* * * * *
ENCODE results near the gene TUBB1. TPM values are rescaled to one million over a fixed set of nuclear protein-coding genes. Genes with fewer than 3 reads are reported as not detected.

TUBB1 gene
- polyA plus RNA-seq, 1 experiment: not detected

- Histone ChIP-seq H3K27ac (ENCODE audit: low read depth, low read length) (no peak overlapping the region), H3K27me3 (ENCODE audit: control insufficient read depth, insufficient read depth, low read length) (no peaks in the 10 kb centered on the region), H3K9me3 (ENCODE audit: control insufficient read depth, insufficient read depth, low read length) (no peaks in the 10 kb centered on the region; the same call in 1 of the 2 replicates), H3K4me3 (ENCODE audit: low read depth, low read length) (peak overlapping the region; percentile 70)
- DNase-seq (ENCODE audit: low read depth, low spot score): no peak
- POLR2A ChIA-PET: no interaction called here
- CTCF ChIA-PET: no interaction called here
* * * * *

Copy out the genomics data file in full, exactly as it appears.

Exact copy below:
ENCODE results near the gene TUBB1. TPM values are rescaled to one million over a fixed set of nuclear protein-coding genes. Genes with fewer than 3 reads are reported as not detected.

TUBB1 gene
- polyA plus RNA-seq, 1 experiment: not detected

- Histone ChIP-seq H3K27ac (ENCODE audit: low read depth, low read length) (no peak overlapping the region), H3K27me3 (ENCODE audit: control insufficient read depth, insufficient read depth, low read length) (no peaks in the 10 kb centered on the region), H3K9me3 (ENCODE audit: control insufficient read depth, insufficient read depth, low read length) (no peaks in the 10 kb centered on the region; the same call in 1 of the 2 replicates), H3K4me3 (ENCODE audit: low read depth, low read length) (peak overlapping the region; percentile 70)
- DNase-seq (ENCODE audit: low read depth, low spot score): no peak
- POLR2A ChIA-PET: no interaction called here
- CTCF ChIA-PET: no interaction called here